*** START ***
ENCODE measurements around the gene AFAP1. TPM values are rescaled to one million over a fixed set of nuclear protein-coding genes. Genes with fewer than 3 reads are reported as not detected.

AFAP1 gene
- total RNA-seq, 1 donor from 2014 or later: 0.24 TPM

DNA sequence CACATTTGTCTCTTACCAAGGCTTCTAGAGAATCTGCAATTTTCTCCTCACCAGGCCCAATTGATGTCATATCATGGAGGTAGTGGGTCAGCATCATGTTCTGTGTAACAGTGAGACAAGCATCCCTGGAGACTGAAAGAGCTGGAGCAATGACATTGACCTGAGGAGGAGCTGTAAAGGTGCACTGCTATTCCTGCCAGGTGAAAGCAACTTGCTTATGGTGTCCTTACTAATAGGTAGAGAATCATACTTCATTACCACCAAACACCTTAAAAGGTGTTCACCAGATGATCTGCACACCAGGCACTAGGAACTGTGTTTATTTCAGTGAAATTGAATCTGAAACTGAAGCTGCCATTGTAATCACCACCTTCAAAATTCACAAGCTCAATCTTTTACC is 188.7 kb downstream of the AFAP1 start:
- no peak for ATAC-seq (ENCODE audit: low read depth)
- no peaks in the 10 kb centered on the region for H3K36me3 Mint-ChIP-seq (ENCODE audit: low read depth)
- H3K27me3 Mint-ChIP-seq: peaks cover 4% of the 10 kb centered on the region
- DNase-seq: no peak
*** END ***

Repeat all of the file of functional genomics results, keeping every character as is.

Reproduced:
ENCODE measurements around the gene AFAP1. TPM values are rescaled to one million over a fixed set of nuclear protein-coding genes. Genes with fewer than 3 reads are reported as not detected.

AFAP1 gene
- total RNA-seq, 1 donor from 2014 or later: 0.24 TPM

DNA sequence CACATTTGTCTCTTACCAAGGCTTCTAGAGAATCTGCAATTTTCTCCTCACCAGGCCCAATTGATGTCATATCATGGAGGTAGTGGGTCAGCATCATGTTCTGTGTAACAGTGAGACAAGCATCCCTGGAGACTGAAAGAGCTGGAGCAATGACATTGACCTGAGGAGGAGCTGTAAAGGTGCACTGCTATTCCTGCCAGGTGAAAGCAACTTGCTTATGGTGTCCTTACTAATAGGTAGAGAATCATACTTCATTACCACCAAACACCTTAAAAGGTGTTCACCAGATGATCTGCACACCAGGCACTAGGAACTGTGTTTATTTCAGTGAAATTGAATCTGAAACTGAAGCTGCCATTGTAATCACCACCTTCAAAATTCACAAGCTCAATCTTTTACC is 188.7 kb downstream of the AFAP1 start:
- no peak for ATAC-seq (ENCODE audit: low read depth)
- no peaks in the 10 kb centered on the region for H3K36me3 Mint-ChIP-seq (ENCODE audit: low read depth)
- H3K27me3 Mint-ChIP-seq: peaks cover 4% of the 10 kb centered on the region
- DNase-seq: no peak